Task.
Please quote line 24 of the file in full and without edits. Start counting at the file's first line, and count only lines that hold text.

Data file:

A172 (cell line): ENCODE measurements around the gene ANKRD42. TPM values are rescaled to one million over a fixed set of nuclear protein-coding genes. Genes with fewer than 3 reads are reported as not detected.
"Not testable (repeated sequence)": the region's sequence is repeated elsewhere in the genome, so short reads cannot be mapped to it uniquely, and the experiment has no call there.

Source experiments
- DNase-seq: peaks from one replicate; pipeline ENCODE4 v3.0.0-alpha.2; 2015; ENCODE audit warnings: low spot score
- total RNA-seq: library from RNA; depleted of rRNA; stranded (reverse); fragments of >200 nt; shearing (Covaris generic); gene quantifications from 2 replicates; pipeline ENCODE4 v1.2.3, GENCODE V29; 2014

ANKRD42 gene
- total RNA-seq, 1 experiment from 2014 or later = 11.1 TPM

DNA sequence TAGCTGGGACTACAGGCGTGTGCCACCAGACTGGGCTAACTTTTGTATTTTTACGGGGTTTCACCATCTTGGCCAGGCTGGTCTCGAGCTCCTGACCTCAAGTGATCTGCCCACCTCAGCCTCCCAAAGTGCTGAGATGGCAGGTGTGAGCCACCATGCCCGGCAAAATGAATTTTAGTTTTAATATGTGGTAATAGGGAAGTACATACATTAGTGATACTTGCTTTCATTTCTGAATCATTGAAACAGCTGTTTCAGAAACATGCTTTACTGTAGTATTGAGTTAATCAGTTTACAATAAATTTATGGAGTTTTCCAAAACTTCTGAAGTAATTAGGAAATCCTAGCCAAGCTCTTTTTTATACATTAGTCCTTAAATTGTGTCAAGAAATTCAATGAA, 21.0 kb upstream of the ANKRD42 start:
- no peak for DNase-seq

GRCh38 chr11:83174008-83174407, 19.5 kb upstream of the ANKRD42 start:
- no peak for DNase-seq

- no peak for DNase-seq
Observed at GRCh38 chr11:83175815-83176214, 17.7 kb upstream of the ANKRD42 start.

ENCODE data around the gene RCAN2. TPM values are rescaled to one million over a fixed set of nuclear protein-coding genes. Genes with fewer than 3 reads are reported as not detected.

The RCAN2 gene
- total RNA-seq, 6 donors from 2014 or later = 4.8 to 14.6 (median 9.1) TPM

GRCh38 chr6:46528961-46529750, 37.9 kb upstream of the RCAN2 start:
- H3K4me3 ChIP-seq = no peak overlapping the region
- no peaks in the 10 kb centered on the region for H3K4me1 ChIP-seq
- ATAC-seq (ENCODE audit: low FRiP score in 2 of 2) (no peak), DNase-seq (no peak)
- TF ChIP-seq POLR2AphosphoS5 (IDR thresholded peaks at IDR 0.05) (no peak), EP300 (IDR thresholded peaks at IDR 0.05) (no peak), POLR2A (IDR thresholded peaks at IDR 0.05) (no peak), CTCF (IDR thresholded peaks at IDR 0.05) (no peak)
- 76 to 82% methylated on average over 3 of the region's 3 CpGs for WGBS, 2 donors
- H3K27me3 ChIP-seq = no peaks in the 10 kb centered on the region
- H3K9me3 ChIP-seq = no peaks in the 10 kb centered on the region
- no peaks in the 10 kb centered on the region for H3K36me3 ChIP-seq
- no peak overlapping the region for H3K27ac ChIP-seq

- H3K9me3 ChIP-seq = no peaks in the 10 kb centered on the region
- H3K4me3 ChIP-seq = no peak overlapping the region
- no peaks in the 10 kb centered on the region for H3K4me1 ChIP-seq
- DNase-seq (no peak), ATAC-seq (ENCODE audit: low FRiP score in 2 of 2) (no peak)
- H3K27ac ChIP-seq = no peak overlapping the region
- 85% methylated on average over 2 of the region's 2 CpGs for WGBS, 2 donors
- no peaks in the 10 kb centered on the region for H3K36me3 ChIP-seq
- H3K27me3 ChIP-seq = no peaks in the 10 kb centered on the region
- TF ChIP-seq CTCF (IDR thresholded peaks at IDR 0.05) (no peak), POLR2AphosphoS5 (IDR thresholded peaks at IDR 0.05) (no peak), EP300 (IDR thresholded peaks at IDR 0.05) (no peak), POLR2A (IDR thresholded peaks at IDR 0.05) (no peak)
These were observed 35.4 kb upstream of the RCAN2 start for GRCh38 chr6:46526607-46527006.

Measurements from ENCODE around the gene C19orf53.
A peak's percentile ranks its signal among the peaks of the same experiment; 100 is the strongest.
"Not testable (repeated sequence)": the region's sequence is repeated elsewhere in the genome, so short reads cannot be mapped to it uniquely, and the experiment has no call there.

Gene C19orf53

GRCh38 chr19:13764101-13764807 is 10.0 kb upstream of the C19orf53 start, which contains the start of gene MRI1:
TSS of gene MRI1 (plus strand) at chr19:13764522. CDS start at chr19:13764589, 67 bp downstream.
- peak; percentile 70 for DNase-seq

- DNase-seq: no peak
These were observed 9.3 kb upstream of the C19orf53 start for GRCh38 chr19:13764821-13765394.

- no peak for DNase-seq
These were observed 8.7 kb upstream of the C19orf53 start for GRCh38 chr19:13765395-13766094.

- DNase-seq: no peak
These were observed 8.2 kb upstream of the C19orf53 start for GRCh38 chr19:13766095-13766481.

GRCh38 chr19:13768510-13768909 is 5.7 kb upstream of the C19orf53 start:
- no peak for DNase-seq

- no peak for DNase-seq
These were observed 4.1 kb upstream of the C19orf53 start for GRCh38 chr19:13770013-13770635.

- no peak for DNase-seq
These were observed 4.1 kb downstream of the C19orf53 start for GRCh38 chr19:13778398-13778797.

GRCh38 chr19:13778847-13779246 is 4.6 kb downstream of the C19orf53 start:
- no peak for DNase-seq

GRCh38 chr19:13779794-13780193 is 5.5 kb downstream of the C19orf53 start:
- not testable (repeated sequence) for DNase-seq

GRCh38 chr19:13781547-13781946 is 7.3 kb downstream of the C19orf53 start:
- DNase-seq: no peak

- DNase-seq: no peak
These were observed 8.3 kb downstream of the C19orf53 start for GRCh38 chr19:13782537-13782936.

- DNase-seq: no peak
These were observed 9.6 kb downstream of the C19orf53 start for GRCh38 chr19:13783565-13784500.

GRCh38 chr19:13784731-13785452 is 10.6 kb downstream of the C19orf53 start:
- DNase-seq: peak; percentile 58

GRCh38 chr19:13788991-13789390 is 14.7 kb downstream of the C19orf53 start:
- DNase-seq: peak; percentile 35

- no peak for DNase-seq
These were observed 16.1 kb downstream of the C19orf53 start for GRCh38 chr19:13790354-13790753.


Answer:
- H3K9me3 ChIP-seq = no peaks in the 10 kb centered on the region